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Praise-Lament-Hope: Christian Practices for Quarantine
March 27, 2020 | Chris De Vos
Praise-Lament-Hope: Christian Practices for Quarantine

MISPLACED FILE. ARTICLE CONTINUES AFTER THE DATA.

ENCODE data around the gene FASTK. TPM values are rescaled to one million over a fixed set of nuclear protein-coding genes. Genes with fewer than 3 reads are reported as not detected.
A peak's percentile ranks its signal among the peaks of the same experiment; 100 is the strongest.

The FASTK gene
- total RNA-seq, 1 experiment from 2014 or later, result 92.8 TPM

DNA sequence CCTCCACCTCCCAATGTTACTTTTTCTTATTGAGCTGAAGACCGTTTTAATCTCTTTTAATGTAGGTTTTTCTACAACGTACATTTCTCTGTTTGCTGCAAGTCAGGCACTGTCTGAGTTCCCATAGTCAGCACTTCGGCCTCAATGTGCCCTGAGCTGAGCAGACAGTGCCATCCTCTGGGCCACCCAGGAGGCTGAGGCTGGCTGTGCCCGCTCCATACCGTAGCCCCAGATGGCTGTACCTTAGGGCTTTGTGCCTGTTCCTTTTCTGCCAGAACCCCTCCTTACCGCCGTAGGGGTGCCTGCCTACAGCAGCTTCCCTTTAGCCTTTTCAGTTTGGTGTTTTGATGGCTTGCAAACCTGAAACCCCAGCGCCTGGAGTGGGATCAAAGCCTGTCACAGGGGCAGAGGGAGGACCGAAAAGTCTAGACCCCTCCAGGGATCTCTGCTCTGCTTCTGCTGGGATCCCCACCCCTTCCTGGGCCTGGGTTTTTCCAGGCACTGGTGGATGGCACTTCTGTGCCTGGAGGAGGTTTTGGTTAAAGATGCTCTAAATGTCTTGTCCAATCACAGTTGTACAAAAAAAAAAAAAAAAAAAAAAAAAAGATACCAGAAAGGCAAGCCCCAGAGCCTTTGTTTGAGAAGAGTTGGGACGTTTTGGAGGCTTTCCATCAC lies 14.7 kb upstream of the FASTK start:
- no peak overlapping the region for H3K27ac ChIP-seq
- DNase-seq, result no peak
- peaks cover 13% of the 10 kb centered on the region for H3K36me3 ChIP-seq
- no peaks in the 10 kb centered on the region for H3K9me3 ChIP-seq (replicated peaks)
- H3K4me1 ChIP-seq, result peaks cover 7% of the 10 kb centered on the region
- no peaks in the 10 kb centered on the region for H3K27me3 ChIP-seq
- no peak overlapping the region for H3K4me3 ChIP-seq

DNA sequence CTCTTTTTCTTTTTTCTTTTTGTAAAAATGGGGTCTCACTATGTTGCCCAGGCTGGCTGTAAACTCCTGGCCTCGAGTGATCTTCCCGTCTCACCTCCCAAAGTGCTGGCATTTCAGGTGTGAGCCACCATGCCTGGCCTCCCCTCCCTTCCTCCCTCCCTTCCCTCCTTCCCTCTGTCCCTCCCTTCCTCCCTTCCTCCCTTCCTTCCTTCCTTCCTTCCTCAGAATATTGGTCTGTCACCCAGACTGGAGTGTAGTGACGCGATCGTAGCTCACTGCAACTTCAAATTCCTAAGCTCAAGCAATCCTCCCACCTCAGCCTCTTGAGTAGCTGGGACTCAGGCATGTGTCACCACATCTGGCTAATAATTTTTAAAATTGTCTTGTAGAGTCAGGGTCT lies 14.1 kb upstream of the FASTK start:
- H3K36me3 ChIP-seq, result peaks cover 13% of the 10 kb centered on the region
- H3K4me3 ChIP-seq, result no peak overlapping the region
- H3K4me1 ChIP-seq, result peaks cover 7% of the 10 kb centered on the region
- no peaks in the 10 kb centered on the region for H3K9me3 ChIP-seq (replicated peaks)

A Message from Chris De Vos, VP of Partnerships and Care Dear Friends, I’m writing this from my SIP (Sheltering in Place) Office in a spare bedroom on the second floor of our house. At this very moment, my wife is downstairs sewing fabric masks to be used in west Michigan hospitals. Her office (a dental practice) is shut down for at least the next two weeks, and she is restless, wanting to help. So, with the guidelines provided by our local hospitals, she is sewing up a storm and coordinating a group of others at our church who are also rooted in hope. I, too, am restless, wanting to help. Because I’ve been teaching and training people in The Colossian Way group process for a couple of years, several Colossian Way practices have been useful for me in this viral moment. Perhaps they have for you, too. For me, I’m aware of these: my own fears signaling what I love, a confirmation bias that could threaten wisdom, the importance of starting with clear goals to love one another and God while engaging the crisis, and the formative practice of integrating important moments by turning Godward with praise, lament, and hope. Those are a few of the practices I am using regularly. Maybe they can be of help to you. I wanted to share a few of my praises, laments, and hopes with you: I praise God for gestures of hope offered by those sewing masks, working in hospitals, delivering food to children and shut-ins, and especially for God’s steady creation rhythm of life - for the tree buds bearing witness in my front yard! I lament how impatient I can be while feeling “stuck at home” and how hard it is to be separated from my children and grandchildren. I lament for those deep in our Coronavirus ground zero of New York City (including the RCA pastors I know there). I hope for healing, not only from this pandemic, but from our neglect of what really matters. I long for the day when there will be no more disease and death, no war or hostility, when “the earth shall be full of the knowledge of the LORD as the waters cover the sea.” Feel free to return the gesture, either by emailing us at tcw@colossianforum.org or by posting yours on social media using #TCFPraise, #TCFLament, and #TCFHope. We’d love to hear from you. Our blessings to you and your families.